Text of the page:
US requires sensor changes on some Airbus planes

* Goodrich to supply new parts

* Order affects A330, A340 planes

* FAA directive takes effect Sept. 8

WASHINGTON, Sept 2 (Reuters) - U.S. airlines must replace speed sensors on some of their Airbus EAD.PA planes, parts that have come under scrutiny since the crash of an Air France AIRF.PA jetliner three months ago.

The Federal Aviation Administration (FAA) on Wednesday ordered carriers operating A330 and A340 jetliners -- Delta Air Lines DAL.N and US Airways LCC.N -- to swap probes manufactured by Thales SA TCFP.PA with components made by Goodrich Corp GR.N.

The FAA order, which takes effect Sept. 8, affects about 40 planes, and follows similar action by European authorities in response to the crash of Flight 447 that killed 228 people. The A330 plunged into the Atlantic Ocean on a flight from Rio de Janeiro to Paris on June 1.

Investigators said they do not yet know what caused the crash but are interested in what role, if any, unreliable speed readings from the plane may have played in events leading up to the disaster.

The investigation is expected to take another year.

European safety officials have reported speed indicator discrepancies on some A330 and A340 planes at high altitudes in bad weather. Investigators indicate that planes equipped with Thales probes appear more susceptible in rough conditions.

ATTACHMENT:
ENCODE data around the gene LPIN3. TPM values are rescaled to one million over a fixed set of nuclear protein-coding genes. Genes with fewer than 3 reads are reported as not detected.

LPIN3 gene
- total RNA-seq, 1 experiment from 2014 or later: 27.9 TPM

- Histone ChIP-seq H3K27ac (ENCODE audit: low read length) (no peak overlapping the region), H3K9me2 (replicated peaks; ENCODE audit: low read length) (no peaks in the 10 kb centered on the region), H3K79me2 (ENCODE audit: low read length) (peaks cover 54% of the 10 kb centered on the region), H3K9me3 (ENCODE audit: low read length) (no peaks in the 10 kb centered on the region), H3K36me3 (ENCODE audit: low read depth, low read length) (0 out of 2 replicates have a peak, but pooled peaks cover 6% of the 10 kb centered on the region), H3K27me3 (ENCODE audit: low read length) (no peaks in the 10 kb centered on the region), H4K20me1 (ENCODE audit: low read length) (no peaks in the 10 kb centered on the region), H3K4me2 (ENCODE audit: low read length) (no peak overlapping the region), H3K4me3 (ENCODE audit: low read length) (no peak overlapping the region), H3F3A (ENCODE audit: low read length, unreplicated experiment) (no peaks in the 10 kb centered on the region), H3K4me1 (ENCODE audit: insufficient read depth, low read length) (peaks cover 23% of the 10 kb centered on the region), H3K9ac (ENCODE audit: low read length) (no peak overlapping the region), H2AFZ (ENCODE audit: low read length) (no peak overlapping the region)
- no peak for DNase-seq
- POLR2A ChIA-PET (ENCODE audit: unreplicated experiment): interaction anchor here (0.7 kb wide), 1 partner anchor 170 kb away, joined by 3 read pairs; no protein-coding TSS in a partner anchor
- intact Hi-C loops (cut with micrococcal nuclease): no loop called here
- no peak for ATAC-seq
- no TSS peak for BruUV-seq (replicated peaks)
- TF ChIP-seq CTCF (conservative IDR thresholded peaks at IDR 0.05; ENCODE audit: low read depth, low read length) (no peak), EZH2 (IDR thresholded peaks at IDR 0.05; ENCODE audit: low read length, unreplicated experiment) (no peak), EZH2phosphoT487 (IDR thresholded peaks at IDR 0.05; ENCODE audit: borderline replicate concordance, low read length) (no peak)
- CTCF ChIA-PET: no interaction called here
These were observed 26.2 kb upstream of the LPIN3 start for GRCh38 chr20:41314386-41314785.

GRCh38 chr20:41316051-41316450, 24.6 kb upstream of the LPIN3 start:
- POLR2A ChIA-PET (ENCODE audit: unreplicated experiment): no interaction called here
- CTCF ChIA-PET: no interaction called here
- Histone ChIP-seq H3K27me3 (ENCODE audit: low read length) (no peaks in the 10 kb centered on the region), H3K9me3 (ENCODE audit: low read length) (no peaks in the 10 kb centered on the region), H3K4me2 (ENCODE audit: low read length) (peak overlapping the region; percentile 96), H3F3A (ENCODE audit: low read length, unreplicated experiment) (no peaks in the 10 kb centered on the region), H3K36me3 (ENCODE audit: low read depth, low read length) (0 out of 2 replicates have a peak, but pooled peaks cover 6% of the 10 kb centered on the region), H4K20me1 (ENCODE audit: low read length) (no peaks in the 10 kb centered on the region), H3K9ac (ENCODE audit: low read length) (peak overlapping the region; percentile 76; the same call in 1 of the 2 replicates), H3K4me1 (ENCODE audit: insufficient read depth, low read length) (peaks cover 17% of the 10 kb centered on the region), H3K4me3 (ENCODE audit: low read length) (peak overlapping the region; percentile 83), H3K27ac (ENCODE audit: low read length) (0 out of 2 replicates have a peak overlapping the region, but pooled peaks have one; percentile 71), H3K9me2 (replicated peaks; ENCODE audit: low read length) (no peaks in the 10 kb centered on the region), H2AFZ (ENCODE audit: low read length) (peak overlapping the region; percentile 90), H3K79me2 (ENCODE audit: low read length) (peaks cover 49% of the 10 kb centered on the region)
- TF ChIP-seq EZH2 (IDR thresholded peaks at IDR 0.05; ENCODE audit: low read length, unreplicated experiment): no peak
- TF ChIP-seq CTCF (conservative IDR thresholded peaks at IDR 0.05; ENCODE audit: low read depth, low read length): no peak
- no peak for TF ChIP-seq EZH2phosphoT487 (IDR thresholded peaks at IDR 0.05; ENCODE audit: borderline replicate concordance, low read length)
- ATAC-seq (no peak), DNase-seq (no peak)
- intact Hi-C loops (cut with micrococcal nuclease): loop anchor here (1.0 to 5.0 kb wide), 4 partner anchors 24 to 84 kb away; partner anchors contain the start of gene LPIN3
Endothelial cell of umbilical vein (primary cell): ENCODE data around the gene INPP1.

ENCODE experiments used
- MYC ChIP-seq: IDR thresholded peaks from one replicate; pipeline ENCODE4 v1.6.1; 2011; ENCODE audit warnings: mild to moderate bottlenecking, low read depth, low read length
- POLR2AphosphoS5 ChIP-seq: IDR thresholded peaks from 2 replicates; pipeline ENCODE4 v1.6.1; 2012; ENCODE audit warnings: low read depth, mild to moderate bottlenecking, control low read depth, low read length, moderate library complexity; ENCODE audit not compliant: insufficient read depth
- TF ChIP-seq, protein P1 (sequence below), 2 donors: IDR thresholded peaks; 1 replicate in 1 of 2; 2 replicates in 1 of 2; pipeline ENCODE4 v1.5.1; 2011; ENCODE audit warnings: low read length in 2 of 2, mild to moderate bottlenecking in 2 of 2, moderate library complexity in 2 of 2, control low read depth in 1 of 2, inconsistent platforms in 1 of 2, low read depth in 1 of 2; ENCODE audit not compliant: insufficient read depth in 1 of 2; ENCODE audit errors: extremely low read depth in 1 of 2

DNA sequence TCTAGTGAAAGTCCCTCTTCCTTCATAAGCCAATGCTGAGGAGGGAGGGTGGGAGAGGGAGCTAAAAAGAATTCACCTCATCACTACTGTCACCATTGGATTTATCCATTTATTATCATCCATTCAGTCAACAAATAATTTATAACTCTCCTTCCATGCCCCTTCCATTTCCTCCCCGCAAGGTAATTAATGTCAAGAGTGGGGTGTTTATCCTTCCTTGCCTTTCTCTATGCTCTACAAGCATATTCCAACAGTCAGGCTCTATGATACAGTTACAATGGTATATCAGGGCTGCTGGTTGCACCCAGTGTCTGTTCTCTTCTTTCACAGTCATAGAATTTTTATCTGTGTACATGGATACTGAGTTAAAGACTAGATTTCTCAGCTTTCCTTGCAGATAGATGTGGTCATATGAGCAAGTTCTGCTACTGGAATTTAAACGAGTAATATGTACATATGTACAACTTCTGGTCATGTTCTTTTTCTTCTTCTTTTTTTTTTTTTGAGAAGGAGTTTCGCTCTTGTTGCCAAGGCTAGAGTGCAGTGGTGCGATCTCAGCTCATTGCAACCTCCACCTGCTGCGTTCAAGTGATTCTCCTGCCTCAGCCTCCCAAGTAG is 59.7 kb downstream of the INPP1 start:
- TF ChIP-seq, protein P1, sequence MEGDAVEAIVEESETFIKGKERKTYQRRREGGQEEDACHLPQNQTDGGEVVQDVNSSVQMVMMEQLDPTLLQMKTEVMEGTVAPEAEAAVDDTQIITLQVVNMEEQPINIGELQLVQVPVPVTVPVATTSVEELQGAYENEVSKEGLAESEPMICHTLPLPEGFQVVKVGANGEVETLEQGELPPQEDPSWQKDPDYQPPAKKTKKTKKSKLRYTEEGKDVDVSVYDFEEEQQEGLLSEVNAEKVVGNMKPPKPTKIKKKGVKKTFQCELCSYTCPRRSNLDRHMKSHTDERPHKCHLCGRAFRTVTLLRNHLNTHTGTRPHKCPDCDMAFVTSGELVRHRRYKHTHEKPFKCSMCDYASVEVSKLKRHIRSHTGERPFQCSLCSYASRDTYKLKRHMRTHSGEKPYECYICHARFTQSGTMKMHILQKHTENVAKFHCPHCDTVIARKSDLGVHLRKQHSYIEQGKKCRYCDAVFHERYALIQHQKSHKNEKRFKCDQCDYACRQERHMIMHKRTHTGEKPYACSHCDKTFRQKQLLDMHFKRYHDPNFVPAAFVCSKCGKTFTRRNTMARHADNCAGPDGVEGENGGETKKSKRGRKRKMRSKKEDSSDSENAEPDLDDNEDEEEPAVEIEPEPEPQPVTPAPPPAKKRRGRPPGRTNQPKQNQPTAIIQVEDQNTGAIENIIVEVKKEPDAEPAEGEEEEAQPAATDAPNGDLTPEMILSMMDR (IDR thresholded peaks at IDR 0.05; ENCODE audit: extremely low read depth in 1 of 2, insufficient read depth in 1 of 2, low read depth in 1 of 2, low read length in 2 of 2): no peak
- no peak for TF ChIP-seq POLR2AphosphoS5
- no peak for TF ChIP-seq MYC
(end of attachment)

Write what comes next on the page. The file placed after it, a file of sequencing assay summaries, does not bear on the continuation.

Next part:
Regulators are especially concerned about ice crystals forming on sensors and throwing off readings. Inaccurate readings can disengage the autopilot or other automatic functions and cause the pilots to lose control of the aircraft.

There have been several reports of problems with Thales sensors.

Airbus in July urged airlines to switch to Goodrich, which already supplies sensors on most of the world’s A330/A340 fleet. About 200 planes are equipped with sensors made by Thales, Airbus has said.

Separately, U.S. transportation investigators are looking into possible anomalies with speed and altitude indicators on two A330 planes in May and June.

Privately held Thales is best known as Europe’s largest defense electronics company, which has so far declined to comment on the sensor matter. (Reporting by John Crawley and Tim Hepher; Editing Bernard Orr)